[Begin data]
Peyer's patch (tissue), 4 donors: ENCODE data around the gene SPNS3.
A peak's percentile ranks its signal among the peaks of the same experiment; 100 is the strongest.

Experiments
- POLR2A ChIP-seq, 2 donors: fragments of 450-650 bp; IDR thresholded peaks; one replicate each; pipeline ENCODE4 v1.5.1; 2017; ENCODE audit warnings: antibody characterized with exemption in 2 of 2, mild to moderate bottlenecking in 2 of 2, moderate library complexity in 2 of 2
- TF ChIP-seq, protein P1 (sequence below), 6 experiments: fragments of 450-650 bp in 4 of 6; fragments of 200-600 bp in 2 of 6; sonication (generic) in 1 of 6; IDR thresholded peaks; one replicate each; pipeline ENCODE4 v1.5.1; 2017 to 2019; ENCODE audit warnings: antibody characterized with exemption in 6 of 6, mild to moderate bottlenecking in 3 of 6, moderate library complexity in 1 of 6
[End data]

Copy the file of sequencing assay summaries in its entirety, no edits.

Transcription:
Peyer's patch (tissue), 4 donors: ENCODE data around the gene SPNS3.
A peak's percentile ranks its signal among the peaks of the same experiment; 100 is the strongest.

Experiments
- POLR2A ChIP-seq, 2 donors: fragments of 450-650 bp; IDR thresholded peaks; one replicate each; pipeline ENCODE4 v1.5.1; 2017; ENCODE audit warnings: antibody characterized with exemption in 2 of 2, mild to moderate bottlenecking in 2 of 2, moderate library complexity in 2 of 2
- TF ChIP-seq, protein P1 (sequence below), 6 experiments: fragments of 450-650 bp in 4 of 6; fragments of 200-600 bp in 2 of 6; sonication (generic) in 1 of 6; IDR thresholded peaks; one replicate each; pipeline ENCODE4 v1.5.1; 2017 to 2019; ENCODE audit warnings: antibody characterized with exemption in 6 of 6, mild to moderate bottlenecking in 3 of 6, moderate library complexity in 1 of 6